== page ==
Tenderness Claws reviews
FATEA June 2017
Album: Tenderness Claws
Label: Self Released
Keith James is one of those quiet institutions, fiercely independent and principled, that has been ploughing his own musical furrow in one form or another for the past 30 years or so. Keith learned his trade as a soundman with a BBC Maida Vaile grounding and worked as a record produced amongst other things before focussing on his own singer-songwriter gifts. However, Keith is better known for his concerts celebrating the music of Nick Drake and more latterly, Leonard Cohen and John Martyn. Perhaps a natural progression then was his setting of poetry to music, most notably with the works of Federico Garcia Lorca and Dylan Thomas.
Keith himself is a very fine acoustic guitarist blessed with a sweetly husky, expressive voice and is a hypnotic, compelling live performer. As a touchstone, his guitar playing has always put me in mind of Martin Simpson's effortlessly rhythmic style, notes tumbling and cascading over one another whilst his voice conjures up the buttery tones of the late Ritchie Havens circa his 'Wishing Well' era.
'Tenderness Claws' is a restless musical expansion of all the above, melding the words of poets such as Jack Kerouac, William Blake, Allen Ginsberg, Federico Garcia Lorca, Pete Brown and Keith's own work. For the first time I think, on this album Keith teams up with renowned producer and sound artist, Branwen Munn. She recorded and mixed the majority of the tracks here, with the exception of 'A process in the weather of the heart' recorded and mixed by Jake Hollifield and 'The Mask', recorded and mixed by Dan Lucas.
Keith sings, plays all guitars, piano, Wurlitzer, Melotron and percussion whilst Branwen adds piano, Wurlitzer, various keyboards, bass, percussion and is credited with all 'audio art and design'. Long time collaborator Rick Foot plays double bass on 'The Mask' and Sarah Vilensky adds her voice to 'Tyger Tyger' and 'Daydreams for Ginsberg'.
Opening track, William Blake's 'Tyger Tyger' enters atmospherically on a whirling, metallic, almost helicopter propeller effect before the advent of Keith's more familiar sounding guitar and vocal. The juxtaposition of Blake's omnipresent words and the musical delivery is compelling, a restless edginess and haunting, ethereal background vocals push the song through.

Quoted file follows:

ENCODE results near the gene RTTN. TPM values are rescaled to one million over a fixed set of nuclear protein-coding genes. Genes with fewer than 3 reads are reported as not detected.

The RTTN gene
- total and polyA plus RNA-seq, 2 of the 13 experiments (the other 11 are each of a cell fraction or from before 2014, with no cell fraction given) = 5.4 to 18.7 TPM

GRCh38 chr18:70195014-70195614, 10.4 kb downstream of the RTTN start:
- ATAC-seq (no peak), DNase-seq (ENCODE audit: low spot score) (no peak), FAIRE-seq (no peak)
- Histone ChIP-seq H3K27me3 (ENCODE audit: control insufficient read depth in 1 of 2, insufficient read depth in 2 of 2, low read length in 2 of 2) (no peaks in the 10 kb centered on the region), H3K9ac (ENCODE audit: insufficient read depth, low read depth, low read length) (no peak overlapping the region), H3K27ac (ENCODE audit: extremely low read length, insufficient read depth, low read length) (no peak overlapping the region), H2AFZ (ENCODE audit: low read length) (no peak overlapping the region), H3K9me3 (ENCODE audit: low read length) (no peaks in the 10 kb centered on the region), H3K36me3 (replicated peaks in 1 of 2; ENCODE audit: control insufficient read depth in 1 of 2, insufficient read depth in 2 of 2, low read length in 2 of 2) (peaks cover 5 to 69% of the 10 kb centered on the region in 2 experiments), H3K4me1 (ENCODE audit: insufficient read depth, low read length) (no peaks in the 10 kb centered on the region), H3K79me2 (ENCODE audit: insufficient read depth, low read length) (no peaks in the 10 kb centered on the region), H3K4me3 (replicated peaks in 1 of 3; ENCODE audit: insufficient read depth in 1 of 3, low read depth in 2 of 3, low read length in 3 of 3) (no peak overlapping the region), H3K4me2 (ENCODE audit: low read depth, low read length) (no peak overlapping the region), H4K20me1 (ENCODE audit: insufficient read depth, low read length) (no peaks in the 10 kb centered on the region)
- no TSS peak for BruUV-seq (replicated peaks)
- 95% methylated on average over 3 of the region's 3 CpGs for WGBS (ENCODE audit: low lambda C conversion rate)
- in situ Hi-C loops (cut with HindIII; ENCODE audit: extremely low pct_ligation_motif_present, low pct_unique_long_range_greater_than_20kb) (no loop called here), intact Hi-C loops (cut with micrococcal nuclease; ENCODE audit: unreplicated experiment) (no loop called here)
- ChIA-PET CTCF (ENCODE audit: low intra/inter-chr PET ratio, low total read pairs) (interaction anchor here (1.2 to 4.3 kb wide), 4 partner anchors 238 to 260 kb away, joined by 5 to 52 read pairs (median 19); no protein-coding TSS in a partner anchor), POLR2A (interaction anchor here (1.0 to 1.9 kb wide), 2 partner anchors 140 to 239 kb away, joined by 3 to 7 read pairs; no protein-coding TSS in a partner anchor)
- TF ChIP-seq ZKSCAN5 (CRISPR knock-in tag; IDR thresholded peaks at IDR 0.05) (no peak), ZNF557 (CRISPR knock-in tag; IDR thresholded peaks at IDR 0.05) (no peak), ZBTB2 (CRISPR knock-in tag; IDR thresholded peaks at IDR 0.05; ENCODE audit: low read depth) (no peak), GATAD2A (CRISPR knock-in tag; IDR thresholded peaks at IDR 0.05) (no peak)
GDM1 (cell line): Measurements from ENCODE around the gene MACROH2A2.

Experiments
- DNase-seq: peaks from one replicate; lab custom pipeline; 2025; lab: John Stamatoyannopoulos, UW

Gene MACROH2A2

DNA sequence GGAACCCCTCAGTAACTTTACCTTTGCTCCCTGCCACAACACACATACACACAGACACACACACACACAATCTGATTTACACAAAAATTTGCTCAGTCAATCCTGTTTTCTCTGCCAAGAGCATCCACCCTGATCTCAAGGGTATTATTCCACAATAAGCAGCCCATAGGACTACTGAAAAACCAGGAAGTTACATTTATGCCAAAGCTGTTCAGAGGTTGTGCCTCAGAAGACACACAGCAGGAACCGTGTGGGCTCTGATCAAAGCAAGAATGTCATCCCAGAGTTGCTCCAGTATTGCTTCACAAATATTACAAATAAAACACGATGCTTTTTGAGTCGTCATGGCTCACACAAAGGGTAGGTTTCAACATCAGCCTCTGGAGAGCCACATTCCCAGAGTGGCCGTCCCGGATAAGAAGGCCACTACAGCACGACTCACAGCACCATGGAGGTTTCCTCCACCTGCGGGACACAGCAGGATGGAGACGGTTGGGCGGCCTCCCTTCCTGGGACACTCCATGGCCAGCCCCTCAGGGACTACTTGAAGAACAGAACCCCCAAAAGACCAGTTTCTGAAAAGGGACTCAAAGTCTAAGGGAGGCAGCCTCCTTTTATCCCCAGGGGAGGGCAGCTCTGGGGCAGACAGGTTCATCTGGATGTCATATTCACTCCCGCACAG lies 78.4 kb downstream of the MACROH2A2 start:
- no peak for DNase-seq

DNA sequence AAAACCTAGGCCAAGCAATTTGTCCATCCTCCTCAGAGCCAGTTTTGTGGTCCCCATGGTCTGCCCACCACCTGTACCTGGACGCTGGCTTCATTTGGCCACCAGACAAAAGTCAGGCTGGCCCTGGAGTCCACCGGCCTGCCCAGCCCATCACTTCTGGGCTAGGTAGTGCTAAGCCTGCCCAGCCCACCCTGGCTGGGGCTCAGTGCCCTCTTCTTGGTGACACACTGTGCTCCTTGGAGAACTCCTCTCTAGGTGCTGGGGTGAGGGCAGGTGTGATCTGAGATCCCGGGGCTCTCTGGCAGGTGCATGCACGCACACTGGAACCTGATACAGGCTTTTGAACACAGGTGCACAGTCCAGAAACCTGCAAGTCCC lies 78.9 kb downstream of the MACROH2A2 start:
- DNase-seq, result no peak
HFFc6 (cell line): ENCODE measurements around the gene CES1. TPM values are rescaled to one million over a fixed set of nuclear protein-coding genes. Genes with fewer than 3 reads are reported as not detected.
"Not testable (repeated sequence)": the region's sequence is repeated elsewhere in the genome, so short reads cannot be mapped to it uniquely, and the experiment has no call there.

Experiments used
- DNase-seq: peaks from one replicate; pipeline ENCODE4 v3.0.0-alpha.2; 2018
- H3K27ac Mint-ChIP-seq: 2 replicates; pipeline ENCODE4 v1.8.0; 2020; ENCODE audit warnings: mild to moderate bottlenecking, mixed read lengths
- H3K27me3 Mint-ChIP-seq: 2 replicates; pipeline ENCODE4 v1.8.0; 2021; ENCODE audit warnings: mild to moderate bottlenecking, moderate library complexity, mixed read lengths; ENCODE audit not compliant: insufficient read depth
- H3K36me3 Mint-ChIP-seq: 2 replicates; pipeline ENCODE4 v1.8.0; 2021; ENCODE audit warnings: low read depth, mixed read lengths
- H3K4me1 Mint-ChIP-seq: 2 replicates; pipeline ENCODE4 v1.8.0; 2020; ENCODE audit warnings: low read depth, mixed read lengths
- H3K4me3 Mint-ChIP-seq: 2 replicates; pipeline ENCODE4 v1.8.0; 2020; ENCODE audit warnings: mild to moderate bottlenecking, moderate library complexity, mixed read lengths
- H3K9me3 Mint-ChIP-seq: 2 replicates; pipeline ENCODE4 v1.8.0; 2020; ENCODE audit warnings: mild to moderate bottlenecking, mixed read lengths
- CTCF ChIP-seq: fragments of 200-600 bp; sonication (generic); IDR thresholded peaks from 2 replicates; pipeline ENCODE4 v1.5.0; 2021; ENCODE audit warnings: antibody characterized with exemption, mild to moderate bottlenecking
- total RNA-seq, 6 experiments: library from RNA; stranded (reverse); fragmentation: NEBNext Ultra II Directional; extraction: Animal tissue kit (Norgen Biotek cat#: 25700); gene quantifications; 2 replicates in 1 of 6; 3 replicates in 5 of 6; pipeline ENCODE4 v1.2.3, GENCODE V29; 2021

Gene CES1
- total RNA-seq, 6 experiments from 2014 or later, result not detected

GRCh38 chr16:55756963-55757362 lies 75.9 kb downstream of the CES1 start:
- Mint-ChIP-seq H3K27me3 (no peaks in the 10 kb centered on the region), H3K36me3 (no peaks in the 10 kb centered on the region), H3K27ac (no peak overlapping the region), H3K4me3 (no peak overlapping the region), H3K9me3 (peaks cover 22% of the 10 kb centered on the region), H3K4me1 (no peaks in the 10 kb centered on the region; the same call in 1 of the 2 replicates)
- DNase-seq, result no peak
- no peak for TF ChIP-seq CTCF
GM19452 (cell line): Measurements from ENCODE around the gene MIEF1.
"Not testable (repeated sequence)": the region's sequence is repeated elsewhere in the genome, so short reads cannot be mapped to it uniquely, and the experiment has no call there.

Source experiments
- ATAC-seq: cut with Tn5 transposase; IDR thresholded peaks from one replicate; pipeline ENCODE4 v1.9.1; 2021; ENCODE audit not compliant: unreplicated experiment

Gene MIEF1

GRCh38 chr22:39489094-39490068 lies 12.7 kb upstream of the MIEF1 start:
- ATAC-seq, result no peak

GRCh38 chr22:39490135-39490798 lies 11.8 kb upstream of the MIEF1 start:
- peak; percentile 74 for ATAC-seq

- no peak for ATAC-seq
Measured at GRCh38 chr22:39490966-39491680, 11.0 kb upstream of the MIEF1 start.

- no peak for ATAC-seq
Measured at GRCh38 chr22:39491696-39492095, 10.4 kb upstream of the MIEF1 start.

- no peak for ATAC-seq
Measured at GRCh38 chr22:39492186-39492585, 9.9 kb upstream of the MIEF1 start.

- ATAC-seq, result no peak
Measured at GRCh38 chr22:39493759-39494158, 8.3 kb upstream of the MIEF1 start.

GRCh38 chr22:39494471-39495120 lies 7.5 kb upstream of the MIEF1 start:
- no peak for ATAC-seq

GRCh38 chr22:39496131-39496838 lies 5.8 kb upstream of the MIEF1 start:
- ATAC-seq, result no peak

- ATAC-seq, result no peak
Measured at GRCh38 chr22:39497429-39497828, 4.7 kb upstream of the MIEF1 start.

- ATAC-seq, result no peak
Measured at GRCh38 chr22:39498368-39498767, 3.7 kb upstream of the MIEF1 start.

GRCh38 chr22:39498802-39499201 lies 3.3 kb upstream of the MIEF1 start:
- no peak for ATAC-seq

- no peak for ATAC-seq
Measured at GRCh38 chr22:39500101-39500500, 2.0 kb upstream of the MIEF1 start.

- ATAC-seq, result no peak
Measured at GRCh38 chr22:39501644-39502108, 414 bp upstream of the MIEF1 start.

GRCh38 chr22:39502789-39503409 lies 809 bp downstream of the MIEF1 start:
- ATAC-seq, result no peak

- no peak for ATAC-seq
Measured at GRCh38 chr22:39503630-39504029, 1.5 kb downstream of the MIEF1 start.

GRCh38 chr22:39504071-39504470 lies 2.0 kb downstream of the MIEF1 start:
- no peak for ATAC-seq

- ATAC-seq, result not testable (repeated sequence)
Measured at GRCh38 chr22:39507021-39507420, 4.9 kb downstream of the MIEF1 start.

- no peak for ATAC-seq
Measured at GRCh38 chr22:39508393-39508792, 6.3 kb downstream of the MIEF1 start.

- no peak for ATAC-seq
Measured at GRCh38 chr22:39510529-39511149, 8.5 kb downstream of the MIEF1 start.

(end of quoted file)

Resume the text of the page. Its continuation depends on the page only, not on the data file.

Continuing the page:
Next up is another piece embedded in the nation's collective unconscious, 'White Room'. Pete Brown, performance poet, lyricist and singer is best known for his collaborations with Cream's Jack Bruce, one of which is this track that proved to be a massive hit for the band. Treated piano chords and what sounds like synth strings usher this track in beautifully on an almost 'Trip Hop' vibe, something I never thought I would say about a Keith James number! His voice sits right on top of the mix and has a gravitas that brings a more reflective, questioning feel to the words than was evident on Creams bombastic, straight ahead rock delivery.
'Andalucia' by Frederick Garcia Lorca rests on a lovely, flamenco style track with a percussive back beat driving the music under a spacey, languid vocal, while Dylan Thomas's 'A process in the weather of the heart' is a musically darker, more subtly intimate affair.
'Decorated cardboard human shapes' is the first Keith James poem here and is given a beautifully creative musical treatment, again with Keith's trademark guitar and vocal but here sitting astride a heavily dance and trance influenced rhythm track that in all seriousness wouldn't be out of place sampled on a Club Ibiza techno album - glorious stuff!
And so it goes for the rest of the album, full of twists and surprises with words that when read in the cold print of the CD booklet look like they could never be released by music, but always are. Other stand outs for me were 'Daydreams for Ginsberg' by Jack Kerouac which features Keith's best vocal I think and is closest to Nick Drake territory in feel, and the last two tracks, 'Lizard on the wall' and 'A third place..', both poems by Keith.
Each of these songs has a starker, more straightforwardly acoustic dynamic and is very strong melodically. 'A third place..' is probably my favourite song on the album with its slightly discordant, almost Richard Thompson textured guitar and perhaps least ambiguous set of words, which paint a picture of absence and loss, 'A third place at the table. Set for no one. A third place at the table. For last year's guest'.
Of course, as a CD, at the end of the day what is being judged here is the finished musical product as I'm pretty sure William Blake or Dylan Thomas are not in need another critique!
Luckily, as a collection of songs this album works magnificently. The quality of the recording and endlessly creative arrangements from Branwen Munn brings a new life and energy to Keith James's own considerable musical attributes. Each song really is something of a sonic landscape and between them, they have produced a real treasure trove of delights.Paul Jackson